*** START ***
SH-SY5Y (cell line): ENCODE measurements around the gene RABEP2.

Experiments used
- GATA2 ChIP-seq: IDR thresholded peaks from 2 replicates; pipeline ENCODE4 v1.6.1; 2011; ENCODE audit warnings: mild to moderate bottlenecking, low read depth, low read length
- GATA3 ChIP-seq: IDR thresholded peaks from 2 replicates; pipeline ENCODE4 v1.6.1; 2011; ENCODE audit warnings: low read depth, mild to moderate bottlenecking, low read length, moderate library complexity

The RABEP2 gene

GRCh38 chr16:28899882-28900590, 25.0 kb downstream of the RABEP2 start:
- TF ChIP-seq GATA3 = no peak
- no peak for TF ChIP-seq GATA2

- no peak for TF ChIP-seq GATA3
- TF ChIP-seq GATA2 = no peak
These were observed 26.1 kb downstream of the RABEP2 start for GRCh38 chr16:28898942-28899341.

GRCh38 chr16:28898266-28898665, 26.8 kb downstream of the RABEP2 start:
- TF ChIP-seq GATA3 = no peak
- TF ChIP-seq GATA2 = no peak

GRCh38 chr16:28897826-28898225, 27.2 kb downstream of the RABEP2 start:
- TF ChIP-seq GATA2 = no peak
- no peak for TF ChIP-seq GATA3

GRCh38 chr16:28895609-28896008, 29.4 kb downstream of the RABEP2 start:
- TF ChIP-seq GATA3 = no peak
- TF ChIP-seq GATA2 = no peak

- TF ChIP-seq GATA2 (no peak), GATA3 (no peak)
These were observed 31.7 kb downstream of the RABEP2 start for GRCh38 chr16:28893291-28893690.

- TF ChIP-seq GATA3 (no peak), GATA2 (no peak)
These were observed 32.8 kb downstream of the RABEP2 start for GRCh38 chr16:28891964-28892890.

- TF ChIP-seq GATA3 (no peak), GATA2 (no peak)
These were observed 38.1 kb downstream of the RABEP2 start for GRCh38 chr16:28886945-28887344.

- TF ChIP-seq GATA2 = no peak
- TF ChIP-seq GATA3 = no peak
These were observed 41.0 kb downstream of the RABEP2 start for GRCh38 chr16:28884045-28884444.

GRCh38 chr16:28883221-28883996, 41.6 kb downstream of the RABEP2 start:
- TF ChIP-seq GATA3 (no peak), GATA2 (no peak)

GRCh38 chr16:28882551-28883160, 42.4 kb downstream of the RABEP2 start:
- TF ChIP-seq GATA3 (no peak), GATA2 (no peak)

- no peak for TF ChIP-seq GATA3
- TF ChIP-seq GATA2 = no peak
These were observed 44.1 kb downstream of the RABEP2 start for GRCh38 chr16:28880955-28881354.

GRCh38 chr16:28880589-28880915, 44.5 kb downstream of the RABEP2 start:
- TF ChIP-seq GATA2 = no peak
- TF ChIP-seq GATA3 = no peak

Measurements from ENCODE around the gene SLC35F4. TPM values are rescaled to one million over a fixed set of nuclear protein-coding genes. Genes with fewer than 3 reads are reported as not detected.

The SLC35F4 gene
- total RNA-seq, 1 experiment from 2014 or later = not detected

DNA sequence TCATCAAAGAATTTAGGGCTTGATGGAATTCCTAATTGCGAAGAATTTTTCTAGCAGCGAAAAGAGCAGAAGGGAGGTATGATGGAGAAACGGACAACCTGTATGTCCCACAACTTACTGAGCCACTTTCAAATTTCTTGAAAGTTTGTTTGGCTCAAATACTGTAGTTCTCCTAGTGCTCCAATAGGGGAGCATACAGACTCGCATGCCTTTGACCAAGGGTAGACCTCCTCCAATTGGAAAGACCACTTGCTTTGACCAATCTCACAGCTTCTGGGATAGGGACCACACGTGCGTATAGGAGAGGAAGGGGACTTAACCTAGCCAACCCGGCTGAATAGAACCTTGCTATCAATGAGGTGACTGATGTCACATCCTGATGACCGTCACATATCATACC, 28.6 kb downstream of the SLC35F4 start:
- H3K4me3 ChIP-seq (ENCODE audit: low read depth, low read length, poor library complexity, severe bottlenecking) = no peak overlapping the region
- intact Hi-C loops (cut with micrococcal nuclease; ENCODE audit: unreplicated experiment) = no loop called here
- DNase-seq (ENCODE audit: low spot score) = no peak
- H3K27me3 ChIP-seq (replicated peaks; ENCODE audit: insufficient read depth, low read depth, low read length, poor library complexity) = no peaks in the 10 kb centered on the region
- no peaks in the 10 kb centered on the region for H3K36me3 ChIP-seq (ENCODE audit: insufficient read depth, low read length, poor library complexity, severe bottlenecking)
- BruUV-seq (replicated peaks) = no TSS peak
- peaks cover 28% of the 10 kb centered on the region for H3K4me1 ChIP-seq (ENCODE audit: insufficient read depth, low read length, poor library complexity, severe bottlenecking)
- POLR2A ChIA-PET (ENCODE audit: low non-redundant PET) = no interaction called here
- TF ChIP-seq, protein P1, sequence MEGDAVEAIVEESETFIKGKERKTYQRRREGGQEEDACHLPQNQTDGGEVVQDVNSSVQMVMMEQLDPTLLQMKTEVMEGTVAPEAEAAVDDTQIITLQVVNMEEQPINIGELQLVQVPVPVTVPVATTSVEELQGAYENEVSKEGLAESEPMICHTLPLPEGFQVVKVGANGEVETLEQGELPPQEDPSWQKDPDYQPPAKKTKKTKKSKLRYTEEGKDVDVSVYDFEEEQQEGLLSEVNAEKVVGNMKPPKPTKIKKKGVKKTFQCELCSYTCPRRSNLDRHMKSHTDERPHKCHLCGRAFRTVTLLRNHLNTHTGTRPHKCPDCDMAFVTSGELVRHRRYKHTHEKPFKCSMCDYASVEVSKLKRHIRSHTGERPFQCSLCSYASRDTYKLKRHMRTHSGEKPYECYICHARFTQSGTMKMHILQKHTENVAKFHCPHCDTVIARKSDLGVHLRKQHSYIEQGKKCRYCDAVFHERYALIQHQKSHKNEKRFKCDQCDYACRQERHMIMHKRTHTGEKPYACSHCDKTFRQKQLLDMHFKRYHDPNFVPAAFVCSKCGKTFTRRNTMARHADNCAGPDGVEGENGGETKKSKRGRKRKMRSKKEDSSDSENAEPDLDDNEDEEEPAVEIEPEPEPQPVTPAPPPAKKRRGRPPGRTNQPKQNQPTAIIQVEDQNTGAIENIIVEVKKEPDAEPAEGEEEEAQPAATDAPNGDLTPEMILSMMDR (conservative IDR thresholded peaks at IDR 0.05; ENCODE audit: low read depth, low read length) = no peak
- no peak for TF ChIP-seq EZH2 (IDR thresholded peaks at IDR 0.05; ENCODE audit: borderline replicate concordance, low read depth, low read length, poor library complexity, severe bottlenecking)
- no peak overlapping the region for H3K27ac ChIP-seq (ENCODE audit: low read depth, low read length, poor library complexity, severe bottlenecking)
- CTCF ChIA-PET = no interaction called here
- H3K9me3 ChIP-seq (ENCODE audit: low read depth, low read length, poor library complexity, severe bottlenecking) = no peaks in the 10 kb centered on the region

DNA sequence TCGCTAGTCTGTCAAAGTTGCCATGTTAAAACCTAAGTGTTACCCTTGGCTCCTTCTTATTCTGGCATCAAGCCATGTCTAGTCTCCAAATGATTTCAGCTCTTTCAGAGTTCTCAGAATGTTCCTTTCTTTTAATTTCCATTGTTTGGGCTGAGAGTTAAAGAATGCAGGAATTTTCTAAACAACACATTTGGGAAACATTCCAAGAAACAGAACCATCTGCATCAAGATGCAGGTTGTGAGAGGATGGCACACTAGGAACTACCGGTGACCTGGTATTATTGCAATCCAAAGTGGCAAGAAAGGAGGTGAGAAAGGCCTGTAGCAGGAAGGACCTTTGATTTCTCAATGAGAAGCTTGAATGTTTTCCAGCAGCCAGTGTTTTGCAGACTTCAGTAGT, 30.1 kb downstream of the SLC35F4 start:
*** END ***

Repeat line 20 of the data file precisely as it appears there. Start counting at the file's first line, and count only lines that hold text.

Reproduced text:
- TF ChIP-seq GATA2 = no peak